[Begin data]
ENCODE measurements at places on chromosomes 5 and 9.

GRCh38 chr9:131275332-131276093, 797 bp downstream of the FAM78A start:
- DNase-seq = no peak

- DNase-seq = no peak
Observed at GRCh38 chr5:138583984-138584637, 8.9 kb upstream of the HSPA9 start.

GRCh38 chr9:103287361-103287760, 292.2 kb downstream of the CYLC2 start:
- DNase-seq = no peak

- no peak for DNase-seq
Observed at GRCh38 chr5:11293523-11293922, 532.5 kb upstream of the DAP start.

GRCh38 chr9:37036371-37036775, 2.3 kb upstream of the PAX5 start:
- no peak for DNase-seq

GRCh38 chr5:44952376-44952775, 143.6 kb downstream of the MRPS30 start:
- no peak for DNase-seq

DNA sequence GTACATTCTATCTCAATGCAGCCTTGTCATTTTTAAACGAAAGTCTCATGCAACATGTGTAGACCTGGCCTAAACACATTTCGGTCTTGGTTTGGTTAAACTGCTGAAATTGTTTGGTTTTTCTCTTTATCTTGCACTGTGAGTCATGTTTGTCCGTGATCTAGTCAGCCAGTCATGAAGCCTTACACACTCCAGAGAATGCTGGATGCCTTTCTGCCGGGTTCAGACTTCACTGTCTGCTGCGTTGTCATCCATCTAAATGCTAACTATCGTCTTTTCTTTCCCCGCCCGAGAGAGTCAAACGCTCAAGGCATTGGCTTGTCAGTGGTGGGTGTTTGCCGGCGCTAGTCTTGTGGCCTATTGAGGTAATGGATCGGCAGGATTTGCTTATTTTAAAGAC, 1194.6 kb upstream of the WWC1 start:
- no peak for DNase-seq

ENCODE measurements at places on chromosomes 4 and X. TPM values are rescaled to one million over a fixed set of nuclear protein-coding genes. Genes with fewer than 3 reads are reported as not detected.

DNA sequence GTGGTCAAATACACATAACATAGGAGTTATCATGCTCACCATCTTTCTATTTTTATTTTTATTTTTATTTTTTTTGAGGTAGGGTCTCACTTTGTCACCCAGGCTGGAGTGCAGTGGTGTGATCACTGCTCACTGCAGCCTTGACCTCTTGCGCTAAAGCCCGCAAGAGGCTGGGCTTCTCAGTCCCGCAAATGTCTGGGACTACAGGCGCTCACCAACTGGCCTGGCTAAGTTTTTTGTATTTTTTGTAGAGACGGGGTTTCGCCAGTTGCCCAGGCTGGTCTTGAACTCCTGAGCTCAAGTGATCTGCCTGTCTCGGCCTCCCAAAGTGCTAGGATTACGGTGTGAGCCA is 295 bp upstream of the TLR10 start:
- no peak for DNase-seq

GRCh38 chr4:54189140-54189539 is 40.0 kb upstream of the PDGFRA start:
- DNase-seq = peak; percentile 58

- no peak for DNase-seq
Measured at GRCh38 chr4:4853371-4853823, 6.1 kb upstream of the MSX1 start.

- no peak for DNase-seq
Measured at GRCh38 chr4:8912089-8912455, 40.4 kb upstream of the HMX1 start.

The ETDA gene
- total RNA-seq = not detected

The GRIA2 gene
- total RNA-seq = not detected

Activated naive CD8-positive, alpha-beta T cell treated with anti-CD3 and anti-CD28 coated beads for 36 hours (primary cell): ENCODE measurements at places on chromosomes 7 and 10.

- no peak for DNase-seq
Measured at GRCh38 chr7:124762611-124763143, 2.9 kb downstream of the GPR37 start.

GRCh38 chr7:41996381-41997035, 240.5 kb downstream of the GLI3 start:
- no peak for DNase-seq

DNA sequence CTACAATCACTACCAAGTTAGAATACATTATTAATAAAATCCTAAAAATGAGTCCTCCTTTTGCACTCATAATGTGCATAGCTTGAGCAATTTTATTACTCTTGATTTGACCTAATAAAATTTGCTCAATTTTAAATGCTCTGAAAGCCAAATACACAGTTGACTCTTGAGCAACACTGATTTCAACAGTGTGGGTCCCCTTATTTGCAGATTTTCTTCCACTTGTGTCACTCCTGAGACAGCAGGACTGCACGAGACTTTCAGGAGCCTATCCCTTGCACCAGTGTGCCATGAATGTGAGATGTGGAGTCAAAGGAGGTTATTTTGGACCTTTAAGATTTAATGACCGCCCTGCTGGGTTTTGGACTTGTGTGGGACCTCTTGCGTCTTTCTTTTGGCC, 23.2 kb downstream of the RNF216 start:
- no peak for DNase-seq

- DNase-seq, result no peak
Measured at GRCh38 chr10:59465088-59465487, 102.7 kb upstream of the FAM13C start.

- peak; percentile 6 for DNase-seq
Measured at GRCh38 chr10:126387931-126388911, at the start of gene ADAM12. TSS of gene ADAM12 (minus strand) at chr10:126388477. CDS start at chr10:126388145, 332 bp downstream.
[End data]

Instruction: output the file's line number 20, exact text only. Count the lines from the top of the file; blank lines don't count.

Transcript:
- DNase-seq = peak; percentile 58